Seeing and shaping

The analytical tradition in epistemology that emerged in the pre- and early Enlightenment period was mesmerised by the ideal of a completely dispassionate, totally objective, perfectly clear and absolutely certain act of knowing. Bacon believed that an unmitigated realism was possible for science. Descartes' method confined itself to 'what we can clearly and perspicuously behold and with certainty deduce'. It was an ideal of knowledge without the knower, objectivity alienated from subjectivity, a god-like knowledge. In reaction the 'turn to the subject' in modern philosophy has produced an alternative conception, that of 'personal knowledge' (identified particularly with Michael Polanyi) which takes as its watchword 'no knowledge without a knower'. In The Knower and the Known, Marjorie Grene (developing Polanyian insights) has systematically challenged the Cartesian position, opposing to it a basically Kantian position. All knowledge is 'the achievement of the whole, inalienable psycho-physical person.. .not the work of a disembodied intellect' (Grene, 1966, pp.81f.; see also Crewdson, 1994, pp.28ff.).

Polanyi argued that 'the structure of scientific intuition is the same as that of perception' (Polanyi, 1962, p. 12). Perception is paradoxical: in our knowledge of the physical world we are receptive but not passive, constructive but not inventive. We work hard—in the realm of the imagination—to arrive at reliable knowledge of the world. It was a core tenet of Romanticism that perception is creative, that the mind has the making of reality. So Blake pronounced: 'As a man is so will he see.' And in The Everlasting Gospel he wrote:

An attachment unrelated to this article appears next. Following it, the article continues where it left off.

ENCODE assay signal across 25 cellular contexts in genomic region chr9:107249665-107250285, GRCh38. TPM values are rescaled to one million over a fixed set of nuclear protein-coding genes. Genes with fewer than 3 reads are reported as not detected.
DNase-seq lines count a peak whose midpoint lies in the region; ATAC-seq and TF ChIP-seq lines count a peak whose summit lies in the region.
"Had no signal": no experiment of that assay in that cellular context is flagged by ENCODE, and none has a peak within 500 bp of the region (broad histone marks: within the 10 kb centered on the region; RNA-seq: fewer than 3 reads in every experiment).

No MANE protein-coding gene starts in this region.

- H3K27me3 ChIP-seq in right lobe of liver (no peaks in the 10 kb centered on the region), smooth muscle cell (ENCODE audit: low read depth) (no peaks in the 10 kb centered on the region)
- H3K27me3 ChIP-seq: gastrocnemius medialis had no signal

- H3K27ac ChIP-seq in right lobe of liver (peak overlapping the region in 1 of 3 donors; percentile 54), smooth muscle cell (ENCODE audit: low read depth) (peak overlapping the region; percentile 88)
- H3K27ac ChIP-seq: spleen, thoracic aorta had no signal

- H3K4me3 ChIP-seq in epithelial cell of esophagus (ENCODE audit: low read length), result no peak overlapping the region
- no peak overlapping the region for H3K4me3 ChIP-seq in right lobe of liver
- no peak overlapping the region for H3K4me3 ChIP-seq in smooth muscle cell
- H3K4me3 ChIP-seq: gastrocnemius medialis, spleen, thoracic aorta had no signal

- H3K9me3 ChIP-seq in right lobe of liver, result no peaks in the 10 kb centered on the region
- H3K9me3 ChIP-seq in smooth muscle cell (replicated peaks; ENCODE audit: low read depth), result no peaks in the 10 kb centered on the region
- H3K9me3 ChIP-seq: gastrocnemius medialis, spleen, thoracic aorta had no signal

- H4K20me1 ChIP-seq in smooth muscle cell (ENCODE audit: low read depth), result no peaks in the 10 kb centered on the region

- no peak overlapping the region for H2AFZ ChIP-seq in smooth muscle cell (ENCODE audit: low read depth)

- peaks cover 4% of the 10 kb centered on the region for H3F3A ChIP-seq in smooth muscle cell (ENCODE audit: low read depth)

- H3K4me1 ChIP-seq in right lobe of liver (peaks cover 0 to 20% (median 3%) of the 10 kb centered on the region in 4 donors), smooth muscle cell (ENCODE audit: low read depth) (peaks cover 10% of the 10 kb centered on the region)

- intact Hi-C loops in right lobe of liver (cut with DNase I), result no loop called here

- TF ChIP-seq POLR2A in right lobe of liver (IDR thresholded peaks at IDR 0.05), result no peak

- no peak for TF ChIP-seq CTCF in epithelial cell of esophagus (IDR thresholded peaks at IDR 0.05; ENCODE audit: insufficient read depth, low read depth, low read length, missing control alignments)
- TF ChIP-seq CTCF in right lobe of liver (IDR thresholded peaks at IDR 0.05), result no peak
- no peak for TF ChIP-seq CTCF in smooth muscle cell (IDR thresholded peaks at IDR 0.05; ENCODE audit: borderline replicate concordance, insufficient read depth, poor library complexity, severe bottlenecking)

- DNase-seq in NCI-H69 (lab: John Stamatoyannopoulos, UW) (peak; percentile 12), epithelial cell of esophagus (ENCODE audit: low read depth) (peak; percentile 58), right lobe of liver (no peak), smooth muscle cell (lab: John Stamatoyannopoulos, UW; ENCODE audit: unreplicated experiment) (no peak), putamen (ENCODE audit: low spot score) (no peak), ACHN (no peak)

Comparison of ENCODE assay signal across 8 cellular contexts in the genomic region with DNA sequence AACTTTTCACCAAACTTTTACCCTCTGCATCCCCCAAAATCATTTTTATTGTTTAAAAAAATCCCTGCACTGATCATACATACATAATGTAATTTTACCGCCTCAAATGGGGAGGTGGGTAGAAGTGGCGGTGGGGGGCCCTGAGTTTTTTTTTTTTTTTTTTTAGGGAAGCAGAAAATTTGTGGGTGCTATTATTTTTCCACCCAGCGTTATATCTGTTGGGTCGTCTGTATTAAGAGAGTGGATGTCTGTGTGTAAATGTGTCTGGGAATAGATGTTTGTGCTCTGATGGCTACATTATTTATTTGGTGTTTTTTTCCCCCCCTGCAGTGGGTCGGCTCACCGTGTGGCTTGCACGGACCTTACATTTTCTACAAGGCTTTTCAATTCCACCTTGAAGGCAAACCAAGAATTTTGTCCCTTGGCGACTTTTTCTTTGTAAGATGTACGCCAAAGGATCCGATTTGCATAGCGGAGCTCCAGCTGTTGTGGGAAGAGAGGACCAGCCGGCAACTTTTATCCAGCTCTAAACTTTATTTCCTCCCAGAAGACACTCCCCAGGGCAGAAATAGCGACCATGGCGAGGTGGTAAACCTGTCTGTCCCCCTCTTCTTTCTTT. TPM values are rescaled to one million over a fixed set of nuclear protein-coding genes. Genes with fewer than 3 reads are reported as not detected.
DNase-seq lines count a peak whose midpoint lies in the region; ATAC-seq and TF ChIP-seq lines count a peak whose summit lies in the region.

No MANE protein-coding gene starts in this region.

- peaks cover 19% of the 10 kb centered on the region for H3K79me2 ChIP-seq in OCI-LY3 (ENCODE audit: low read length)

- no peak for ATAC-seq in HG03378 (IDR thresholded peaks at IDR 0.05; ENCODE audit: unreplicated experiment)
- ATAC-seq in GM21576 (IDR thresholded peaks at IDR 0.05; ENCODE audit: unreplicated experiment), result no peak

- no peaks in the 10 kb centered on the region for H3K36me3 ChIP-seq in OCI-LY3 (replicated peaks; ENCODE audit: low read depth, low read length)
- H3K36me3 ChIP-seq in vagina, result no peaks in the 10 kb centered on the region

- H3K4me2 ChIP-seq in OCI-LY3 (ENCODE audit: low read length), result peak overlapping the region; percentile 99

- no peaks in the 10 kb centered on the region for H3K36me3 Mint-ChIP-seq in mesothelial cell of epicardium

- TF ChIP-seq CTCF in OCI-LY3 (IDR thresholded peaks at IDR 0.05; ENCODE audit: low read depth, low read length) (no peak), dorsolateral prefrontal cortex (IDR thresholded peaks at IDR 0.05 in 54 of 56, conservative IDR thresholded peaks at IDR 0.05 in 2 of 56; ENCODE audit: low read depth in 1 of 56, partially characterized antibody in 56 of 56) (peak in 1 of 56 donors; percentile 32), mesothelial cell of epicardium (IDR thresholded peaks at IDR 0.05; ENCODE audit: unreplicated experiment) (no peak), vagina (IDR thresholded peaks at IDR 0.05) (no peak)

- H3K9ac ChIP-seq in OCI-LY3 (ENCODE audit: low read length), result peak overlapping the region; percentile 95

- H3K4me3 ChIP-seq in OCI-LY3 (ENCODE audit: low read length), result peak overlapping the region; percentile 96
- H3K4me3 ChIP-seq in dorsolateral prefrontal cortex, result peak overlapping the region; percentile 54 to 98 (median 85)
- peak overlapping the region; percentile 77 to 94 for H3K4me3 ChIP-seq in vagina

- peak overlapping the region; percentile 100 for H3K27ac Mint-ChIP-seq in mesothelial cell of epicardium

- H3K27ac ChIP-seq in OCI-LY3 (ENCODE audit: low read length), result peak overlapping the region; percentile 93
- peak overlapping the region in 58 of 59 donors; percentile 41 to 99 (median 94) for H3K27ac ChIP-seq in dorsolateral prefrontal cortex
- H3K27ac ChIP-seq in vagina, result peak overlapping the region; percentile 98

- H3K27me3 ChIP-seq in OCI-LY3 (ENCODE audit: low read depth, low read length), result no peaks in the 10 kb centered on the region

This Lifes dim Windows of the Soul Distorts the Heavens from Pole to Pole And leads you to Believe a Lie When you see with not thro the Eye.

In The Prelude, Wordsworth gave poetic elaboration to this fundamental insight of the Romantics (Wordsworth, 1971). The poetic faculty enhances what is objectively out there:

An auxiliar light

Came from my mind, which on the setting sun

Bestowed new splendour...

... and the midnight storm

Grew darker in the presence of my eye.

The creative power of nature inhabits the poetic imagination and its expression in words:

.the great Nature that exists in works Of mighty Poets. Visionary power Attends the motions of the viewless winds Embodied in the mystery of words.

With the image of the 'viewless winds' Wordsworth is not only borrowing a phrase from Measure for Measure (III.i. 122) but, more importantly, is echoing John 3.8: 'The wind bloweth where it listeth, and thou hearest the sound thereof, but canst not tell whence it cometh, and whither it goeth.' He is hinting at the divine source of poetic inspiration. This is of course a classical as well as a biblical metaphor and it is as the former that it is employed by Shelley: 'The mind in creation is as a fading coal, which some invisible influence, like an inconstant wind, awakens to transitory brightness' (Shelley, 1888, vol. 2, p.32).

The pre-established harmony between the mind and nature was to have been the theme of Wordsworth's projected philosophical poem 'The Recluse' and he announced his subject in a 'Prospectus':

How exquisitely the individual Mind

.to the external World

Is fitted:- and how exquisitely, too—

Theme this but little heard of among men—

The external World is fitted to the Mind;